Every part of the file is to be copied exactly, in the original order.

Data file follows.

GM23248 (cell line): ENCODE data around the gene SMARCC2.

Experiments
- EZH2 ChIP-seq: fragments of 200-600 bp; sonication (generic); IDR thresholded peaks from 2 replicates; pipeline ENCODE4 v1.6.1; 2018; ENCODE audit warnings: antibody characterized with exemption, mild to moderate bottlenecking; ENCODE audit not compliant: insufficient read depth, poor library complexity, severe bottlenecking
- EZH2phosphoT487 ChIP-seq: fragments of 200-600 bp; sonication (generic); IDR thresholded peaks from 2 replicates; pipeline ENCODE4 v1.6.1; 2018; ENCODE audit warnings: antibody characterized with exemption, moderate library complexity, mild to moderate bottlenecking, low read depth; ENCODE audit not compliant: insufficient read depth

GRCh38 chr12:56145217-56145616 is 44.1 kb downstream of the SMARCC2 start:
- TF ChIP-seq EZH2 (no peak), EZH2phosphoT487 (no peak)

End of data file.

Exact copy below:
GM23248 (cell line): ENCODE data around the gene SMARCC2.

Experiments
- EZH2 ChIP-seq: fragments of 200-600 bp; sonication (generic); IDR thresholded peaks from 2 replicates; pipeline ENCODE4 v1.6.1; 2018; ENCODE audit warnings: antibody characterized with exemption, mild to moderate bottlenecking; ENCODE audit not compliant: insufficient read depth, poor library complexity, severe bottlenecking
- EZH2phosphoT487 ChIP-seq: fragments of 200-600 bp; sonication (generic); IDR thresholded peaks from 2 replicates; pipeline ENCODE4 v1.6.1; 2018; ENCODE audit warnings: antibody characterized with exemption, moderate library complexity, mild to moderate bottlenecking, low read depth; ENCODE audit not compliant: insufficient read depth

GRCh38 chr12:56145217-56145616 is 44.1 kb downstream of the SMARCC2 start:
- TF ChIP-seq EZH2 (no peak), EZH2phosphoT487 (no peak)